A closer look at biometric authentication technology
By Brett Beranek, Vice-President & General Manager of Security & Biometrics, Nuance Communications
As we recognize Cybersecurity Awareness Month, many organizations are taking the opportunity to sharpen their focus on fraud detection and prevention – and security in general. In fact, the White House Office of Management and Budget (OMB) just recently released new guidance for strengthening the security of the nation’s software supply chain.
An outgrowth of a 2021 cybersecurity executive order, under this new guidance, Federal agencies “will require software vendors to self-certify that they’re following secure development practices.”
And for good reason. Software solutions are at the heart of critical infrastructure. From our healthcare platforms to utility delivery (and so much in between), software vulnerabilities can have a profound impact on our nation’s resilience.
A closer look at the numbers
In 2021, software supply chain attacks affected more than 60% of companies and a whopping 82% of CIOs believe their software supply chains are vulnerable to cyberattacks.
Social engineering remains a key challenge. In 2020, about 57% of organizations had been hit by a successful email phishing attack; by 2021, that number had risen to 83%. These attacks alone represent more than $43 billion in losses just since 2016—and only in the U.S.
To meet increasing standards and reduce the risk of security breaches, today’s companies need to develop and implement their information technologies with security in mind, and not as an afterthought.
Protecting your digital transformation with a security-first mindset
As most of today’s organizations continue their digital transformation journey, it’s important to continue to develop a proactive approach to data security and privacy – whether you’re developing your own information technologies or partnering with providers who do so. One aspect of this initiative is to understand how cyberattacks can happen so you can take the necessary steps to mitigate or, if possible, eliminate the risk of exposure.
Biometric authentication is one arrow in the proverbial quiver. By replacing outdated verification and fraud prevention methodologies – especially username and password combinations that have long created a false sense of security – this area of technology can lead the way to a more secure digital future.
Understanding biometric authentication for fraud prevention
A biometric authentication solution analyzes individuals’ unique characteristics and compares them to profiles of legitimate users and known fraudsters to identify and flag signs of fraud. Consider these pillars of biometric security and AI-based decision making:
- Voice characteristics – solutions use distinct characteristics of a caller’s voice, regardless of age or language, to authenticate customers. If you’ve ever worked with a bank, for example, and established a passphrase like “my voice is my password,” you can thank a biometric authentication solution.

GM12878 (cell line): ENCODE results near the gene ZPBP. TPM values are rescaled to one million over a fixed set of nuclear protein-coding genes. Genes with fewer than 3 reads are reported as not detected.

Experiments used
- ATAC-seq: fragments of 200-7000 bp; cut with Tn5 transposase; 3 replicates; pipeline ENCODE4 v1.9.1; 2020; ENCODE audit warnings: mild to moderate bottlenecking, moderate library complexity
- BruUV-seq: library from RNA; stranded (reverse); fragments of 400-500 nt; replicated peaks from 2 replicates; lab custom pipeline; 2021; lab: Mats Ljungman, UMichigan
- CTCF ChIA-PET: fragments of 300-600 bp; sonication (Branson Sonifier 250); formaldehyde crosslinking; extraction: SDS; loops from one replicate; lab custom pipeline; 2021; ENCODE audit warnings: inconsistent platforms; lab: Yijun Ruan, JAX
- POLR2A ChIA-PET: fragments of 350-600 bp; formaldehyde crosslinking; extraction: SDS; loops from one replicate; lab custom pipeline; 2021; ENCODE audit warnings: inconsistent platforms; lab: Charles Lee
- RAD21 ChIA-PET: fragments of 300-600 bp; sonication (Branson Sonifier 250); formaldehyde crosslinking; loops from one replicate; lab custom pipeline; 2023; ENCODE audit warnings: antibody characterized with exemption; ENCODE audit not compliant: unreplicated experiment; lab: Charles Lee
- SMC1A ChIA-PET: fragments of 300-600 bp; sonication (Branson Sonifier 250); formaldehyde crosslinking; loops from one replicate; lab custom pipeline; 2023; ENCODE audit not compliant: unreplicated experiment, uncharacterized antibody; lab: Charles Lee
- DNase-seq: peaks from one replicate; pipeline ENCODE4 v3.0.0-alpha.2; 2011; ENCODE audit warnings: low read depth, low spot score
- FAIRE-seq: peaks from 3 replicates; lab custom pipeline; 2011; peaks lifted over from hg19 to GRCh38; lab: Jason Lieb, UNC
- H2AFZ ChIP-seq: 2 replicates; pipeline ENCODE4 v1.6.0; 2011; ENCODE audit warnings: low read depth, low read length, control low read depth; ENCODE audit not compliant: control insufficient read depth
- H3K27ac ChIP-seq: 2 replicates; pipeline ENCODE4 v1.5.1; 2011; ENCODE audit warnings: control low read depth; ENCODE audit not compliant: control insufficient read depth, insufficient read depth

- Text interactions – using conversational biometrics like word choice, grammar, and syntax, customers can be authenticated across both messaging and voice interactions.
- Behaviors – every person interacts with your app, your website, and their device in unique ways. By comparing customers’ behaviors against their profiles, biometric authentication solutions can detect abnormalities.
- Channel characteristics – Identifying known devices, channels, network, and locations helps to determine suspicious signals, such as hidden network origins, SIM swapping, and spoofing.
As part of a layered approach to cybersecurity, biometric authentication can detect and help prevent social engineering, account takeovers, data leakage, and so on, and that’s true on both sides of the fence. Biometric authentication can authenticate customers – for example, when people call into a retail contact center – and employees, who must securely access your business systems.
The best part? Many times, the entire authentication process can be successfully completed within one second or less, granting legitimate users immediate access to their accounts and paving the way toward a positive customer experience.
Protecting your software supply chain
It’s not just that the incidence of fraud and cyberattacks have risen dramatically in recent years; fraudsters are launching larger, more sophisticated over time, too. This means every organization shares in the responsibility of detecting and preventing fraud and other cyberattacks.
Protecting your software supply chain, and your business by extension, starts with a strong cybersecurity posture, and this Cybersecurity Awareness Month gives us an excellent opportunity to review our strategy and technologies. In short, biometric authentication can help plug up many of the holes that may exist within your operations and software portfolio.
About the Author
Brett Beranek is the Vice-President & General Manager of Security & Biometrics at Nuance Communications, where he is responsible for overseeing every aspect of the security and biometric business. Prior to joining Nuance, he has held over the past decade various business development & marketing positions within the enterprise B2B security software space. Beranek has extensive experience with biometric technologies, in particular in his role as a founding partner of Viion Systems, a startup focused on developing facial recognition software solutions for the enterprise market. Beranek also has in-depth experience with a wide range of other security technologies, including fingerprint biometrics, video analytics for the physical security space, and license plate recognition technology.
Brett can be reached through LinkedIn and at the Nuance website: https://www.nuance.com/index.html.